Priority Population & Key Health Issues
Denton, Texas is a city north of Texas being the most diversified city compared to other cities. Denton population is mainly made up of Caucasians, the white population being the largest and American Indian being the least populated in Denton, Texas. The population in Denton is 1292% higher in Texas (areavibes, 2017). The white population makes up 73% of the Denton population followed by Hispanic or Latino 21%, being the second highest populated race in Denton. Other races include those who are of African American, Asian, American Indian, and Native Hawaiian Pacific Islander origin. As of 2016 and 2017, the total population of Denton, Texas consist of 133,383. Denton Female population makes up majority of the Denton population by more than 3,000 residents. However, there are more individuals between the ages of 22 to 29 that make up most of the male population. Being that Denton, Texas is the home of two universities, The University of North Texas and Texas Woman’s University, the education demographics display that 31.5% have obtained a Bachelor’s Degree followed by 15.4% who have obtained a Master’s Degree. The residual consist of those who earned an Associate’s Degree, attended some high school, or perhaps no school at all. The average household income is $76,663 with those over the age of 45 earning the most amount of income and those under the age of 25 earning the least being $30,312. Since the year 2010, the total percent has increased/decreased by 4%. There are 16.4% of Denton residents living in poverty.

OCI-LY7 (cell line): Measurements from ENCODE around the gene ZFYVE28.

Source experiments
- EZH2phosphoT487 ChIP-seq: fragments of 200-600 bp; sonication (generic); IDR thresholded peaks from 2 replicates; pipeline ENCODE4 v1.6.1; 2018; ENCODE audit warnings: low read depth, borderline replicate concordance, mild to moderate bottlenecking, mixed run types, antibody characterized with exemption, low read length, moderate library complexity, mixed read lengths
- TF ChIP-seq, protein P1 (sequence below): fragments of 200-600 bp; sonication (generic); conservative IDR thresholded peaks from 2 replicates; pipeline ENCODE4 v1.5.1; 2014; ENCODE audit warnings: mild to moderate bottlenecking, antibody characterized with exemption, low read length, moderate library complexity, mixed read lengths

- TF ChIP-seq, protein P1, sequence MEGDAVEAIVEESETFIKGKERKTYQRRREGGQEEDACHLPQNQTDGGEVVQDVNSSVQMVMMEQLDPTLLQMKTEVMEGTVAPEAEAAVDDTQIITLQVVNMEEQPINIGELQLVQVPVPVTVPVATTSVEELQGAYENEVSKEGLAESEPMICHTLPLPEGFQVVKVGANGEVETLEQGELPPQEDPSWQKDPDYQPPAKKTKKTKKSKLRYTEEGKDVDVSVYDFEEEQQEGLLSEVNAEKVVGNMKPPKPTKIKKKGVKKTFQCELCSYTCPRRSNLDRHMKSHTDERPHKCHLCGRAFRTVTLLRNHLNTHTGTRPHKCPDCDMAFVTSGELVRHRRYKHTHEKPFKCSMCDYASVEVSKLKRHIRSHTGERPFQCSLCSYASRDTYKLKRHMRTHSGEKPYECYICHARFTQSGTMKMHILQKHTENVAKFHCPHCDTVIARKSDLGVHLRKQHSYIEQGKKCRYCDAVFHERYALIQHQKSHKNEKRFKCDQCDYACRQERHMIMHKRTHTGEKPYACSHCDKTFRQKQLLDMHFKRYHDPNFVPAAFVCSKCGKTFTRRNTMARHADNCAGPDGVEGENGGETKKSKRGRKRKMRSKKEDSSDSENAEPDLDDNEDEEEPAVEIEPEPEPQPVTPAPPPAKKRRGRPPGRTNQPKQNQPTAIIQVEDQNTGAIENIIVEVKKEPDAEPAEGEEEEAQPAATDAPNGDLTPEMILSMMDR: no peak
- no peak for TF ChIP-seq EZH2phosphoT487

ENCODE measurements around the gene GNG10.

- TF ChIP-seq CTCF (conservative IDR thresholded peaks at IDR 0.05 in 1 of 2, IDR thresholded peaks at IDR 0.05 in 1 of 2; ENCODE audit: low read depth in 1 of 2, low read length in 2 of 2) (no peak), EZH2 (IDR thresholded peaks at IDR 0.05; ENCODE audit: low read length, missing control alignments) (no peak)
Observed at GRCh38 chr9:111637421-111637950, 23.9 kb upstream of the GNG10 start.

Denton, Texas is a city residing many young adults. Due to a high population of young adults, Denton is very much affected by sexually transmitted infections with more cases arising per year. According to the Texas Department of State Health Services, there are also 9.7 new cases of the HIV infection in Denton county per 100,000 population. This indicated Denton County to be the middle median value. A Denton County Health Department spokeswoman, XXXX4 says Chlamydia has been the highest reported and this infection occurs in the age group 15-24. XXXX4 acknowledges a lack of education in many young adults. A lack of sexual health education leads to an increasing rate of new STD cases. In Denton County the STD rates arise with 111 cases per 100,000 individuals who were diagnosed with gonorrhea. As the years passed by, Denton county saw 430 cases of gonorrhea. According to Texas Department of State Health Services, primary and secondary syphilis were six cases per 100,000 individuals. There were 71 cases in Denton and 56 cases in the previous years (Lewis, 2016). This displays the growing sexual health issues that is affecting Denton county and why I chose to focus on this health issue.